How do you inject genuine fun, fizz and frenzy into “Bye Bye Birdie,” the musical that arrived on Broadway in 1960, served as an homage to the 1950s, and now, in so many ways, could easily feel as dated as black and white console televisions, land line telephones, pedal pushers, saddle shoes and gas-guzzling cars with giant tailfins?
To begin with, you tap Tammy Mader, the Chicago director who forged her career as a dancer, choreographer (and vintage dresser). Mader understands that locomotion — and the sort of crazily cartoonish energy that suggests the birth of rock and roll and its associated fan club antics — is the key to making this show pop in ways you might never have thought possible. She also knows that if you substitute science project-like electricity and rabid cheerleader zest for any attempt at realism — and you populate the stage with performers who know how just how to inject a sort of Saturday morning cartoon zaniness into things — you can bring back “Bye Bye Birdie,” with its score by Charles Strouse and Lee Adams, and book by Michael Stewart, in a whole new way.
‘BYE BYE BIRDIE’
When: Through March 13
Where: Drury Lane Theater, 100 Drury Lane, Oakbrook Terrace
Run time: 2 hours and 30 minutes, with one intermission
You need only watch Mader’s hilariously brilliant second act “Shriners Ballet” to realize that she is capable of doing what Jerome Robbins did (and there could be no greater compliment), which is to use dance to create an entire scene.
Of course it helps to have a performer like Michelle Aravena (a 2015 Jeff Award winner for her portrayal of Anita in Drury Lane’s “West Side Story”), who here, in the role of Rose Alvarez, a super savvy secretary, can slither over, under and around a banquet table as she drives a meeting of men in fezzes to the brink of distraction.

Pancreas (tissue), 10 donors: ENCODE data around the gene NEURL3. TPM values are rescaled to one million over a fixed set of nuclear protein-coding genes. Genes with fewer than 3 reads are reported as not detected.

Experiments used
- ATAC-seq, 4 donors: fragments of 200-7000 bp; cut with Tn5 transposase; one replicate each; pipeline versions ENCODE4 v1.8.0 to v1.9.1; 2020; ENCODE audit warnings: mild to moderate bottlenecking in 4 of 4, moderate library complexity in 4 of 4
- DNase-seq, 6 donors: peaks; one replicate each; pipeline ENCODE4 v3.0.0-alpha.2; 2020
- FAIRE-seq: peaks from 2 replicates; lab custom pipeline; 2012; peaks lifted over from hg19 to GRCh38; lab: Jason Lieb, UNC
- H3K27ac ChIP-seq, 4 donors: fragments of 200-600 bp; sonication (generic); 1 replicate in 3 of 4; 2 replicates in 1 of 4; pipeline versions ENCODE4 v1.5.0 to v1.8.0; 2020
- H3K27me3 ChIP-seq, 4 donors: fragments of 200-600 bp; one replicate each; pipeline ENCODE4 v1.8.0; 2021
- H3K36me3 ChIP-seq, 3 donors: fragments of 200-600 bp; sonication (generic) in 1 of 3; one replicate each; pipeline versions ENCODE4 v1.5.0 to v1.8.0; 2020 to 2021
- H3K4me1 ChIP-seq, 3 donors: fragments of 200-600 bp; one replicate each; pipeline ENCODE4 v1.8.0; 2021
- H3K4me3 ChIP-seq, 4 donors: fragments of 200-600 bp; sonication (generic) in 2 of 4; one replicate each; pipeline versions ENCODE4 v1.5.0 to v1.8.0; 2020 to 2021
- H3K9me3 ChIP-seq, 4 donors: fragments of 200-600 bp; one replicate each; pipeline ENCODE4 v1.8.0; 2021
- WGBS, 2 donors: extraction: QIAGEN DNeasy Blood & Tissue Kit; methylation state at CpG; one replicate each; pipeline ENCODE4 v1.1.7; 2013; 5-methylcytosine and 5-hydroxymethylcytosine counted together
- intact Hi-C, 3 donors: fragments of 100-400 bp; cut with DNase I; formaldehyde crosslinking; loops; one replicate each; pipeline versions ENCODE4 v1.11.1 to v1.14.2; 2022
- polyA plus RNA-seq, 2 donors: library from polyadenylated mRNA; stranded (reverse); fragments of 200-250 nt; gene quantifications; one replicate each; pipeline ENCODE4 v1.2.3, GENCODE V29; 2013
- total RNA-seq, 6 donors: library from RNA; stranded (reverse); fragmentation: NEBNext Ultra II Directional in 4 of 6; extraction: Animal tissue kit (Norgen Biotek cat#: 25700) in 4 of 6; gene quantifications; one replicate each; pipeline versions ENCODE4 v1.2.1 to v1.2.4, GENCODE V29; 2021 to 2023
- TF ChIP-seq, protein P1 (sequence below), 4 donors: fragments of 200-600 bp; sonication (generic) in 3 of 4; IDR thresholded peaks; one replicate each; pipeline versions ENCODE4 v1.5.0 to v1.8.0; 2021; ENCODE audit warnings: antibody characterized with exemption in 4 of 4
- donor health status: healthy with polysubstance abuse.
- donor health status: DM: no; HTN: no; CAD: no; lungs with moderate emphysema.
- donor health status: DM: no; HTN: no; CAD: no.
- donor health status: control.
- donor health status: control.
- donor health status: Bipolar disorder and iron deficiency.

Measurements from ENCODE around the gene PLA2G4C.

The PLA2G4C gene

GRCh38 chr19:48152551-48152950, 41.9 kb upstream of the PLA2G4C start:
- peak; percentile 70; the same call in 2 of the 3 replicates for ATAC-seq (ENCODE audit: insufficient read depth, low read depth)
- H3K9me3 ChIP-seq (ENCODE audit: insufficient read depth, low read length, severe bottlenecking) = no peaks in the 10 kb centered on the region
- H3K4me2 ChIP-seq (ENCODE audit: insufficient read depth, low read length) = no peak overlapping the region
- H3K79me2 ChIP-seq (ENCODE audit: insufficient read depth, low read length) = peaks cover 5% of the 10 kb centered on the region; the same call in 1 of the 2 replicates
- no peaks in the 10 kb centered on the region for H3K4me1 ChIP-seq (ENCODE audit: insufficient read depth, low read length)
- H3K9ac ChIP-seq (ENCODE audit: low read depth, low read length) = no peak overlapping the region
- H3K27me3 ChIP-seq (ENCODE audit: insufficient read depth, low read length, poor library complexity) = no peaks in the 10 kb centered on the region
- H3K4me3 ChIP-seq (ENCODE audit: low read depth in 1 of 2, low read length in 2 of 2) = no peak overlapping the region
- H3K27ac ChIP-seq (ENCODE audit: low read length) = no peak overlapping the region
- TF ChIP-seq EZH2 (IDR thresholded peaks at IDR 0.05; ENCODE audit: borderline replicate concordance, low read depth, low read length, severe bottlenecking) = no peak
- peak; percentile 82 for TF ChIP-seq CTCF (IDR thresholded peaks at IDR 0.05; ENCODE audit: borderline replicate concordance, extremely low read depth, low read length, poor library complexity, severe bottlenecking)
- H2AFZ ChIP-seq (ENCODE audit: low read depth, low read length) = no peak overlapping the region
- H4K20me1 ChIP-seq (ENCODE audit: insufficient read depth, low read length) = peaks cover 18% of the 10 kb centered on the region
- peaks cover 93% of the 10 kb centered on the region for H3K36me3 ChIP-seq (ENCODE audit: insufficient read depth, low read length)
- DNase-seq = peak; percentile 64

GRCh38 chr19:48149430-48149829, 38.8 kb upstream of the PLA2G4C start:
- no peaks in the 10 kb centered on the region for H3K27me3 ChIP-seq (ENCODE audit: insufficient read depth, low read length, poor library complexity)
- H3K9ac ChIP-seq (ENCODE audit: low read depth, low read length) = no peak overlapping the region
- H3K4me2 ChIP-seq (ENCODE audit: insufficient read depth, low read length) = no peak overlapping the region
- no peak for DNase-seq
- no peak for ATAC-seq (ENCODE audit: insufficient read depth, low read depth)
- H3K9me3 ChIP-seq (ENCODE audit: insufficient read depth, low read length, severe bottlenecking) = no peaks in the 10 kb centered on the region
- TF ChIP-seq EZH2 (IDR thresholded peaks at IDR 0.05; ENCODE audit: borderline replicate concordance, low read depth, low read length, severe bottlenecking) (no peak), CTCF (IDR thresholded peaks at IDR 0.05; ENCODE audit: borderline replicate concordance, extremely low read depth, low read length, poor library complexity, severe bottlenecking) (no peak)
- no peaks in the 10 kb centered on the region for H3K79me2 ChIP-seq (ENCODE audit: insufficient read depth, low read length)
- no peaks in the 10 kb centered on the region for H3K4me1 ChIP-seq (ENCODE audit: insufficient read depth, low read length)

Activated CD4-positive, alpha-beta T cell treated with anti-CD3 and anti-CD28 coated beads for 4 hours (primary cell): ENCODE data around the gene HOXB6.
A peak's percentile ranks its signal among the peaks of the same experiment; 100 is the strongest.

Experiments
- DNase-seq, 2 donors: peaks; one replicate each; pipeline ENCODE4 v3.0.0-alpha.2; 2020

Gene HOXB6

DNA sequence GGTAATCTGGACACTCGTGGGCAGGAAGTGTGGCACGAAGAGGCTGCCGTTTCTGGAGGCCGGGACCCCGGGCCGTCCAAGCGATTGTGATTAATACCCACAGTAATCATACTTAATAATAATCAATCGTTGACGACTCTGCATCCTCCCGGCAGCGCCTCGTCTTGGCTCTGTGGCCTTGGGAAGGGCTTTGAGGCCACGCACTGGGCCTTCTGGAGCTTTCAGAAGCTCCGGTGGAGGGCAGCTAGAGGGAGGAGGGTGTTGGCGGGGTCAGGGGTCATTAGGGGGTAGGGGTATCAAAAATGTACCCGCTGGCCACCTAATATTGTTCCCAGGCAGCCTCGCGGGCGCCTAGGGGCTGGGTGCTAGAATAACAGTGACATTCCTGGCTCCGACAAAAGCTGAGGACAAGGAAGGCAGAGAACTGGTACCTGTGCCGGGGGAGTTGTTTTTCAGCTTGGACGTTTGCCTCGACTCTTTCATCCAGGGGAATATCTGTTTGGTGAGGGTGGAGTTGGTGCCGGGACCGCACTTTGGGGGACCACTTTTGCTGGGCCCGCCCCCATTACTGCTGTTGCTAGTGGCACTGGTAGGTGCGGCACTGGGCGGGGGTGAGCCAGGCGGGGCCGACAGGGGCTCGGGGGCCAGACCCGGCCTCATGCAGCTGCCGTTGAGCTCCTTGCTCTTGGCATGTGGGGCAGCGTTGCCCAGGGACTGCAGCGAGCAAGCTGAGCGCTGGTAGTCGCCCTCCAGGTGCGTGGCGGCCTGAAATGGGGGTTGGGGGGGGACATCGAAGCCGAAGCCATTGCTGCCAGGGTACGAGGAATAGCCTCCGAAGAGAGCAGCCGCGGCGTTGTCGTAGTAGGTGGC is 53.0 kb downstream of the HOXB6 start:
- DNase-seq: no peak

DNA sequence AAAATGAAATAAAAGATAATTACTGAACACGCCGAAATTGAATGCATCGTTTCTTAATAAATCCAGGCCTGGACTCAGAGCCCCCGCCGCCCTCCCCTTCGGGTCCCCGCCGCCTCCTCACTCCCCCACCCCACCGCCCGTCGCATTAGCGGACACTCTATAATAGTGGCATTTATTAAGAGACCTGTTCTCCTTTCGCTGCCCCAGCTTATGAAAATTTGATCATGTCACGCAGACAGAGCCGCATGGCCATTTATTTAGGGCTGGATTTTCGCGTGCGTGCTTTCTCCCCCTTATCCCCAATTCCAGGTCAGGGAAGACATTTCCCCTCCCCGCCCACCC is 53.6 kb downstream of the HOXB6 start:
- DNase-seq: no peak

Matching her step-for-step in the role of Albert Peterson, the nerdy music producer and mama’s boy who has kept her waiting for marriage for far too long, is Matt Crowle, a lithe dynamo who also moves like a dream, whether trying to cheer up a sad young girl with a tap routine, waltz Rose around the stage, or just suggest a nervous breakdown triggered by his monstrous mother (Catherine Smitko is a hoot, spouting Donald Trump-like comments), or by his attempt to stage an elaborate send-off for his biggest client, Conrad Birdie (Jason Michael Evans), an Elvis Presley-like teen idol who has been drafted into the Army.
It is actually Alvarez who comes up with the idea for the big farewell that will be telecast on “The Ed Sullivan Show,” that iconic 1950s variety hour. She wants to stage “One Last Kiss” in Sweet Apple, Ohio, classic small-town America, where Birdie will smooch one of his rabid fans, Kim (the lush-voice Leryn Turlington). But unlike her many goofy friends, Kim is ready to be “a woman,” much to the chagrin of her father (George Andrew Wolff), and boyfriend, Hugo (Ryan Stajmiger). And the town of Sweet Apple is quickly turned upside down by Birdie’s visit.
Christopher Ash’s set and projections (with lighting by Charles Cooper), deftly interweave a metallic mid-century design vibe with 21st century technology, and its many pieces move so cleverly it looks as if Mader choreographed them, too. Sharon Sachs’ snappy costumes are the 1950s on steroids. And Alan Burowiecki’s musical direction (with Ben Johnson doing his usual outstanding work in the orchestra pit), is top-notch.
To be sure, the show is total silliness, but it doesn’t try to be anything more. And I’d go just for the dancing.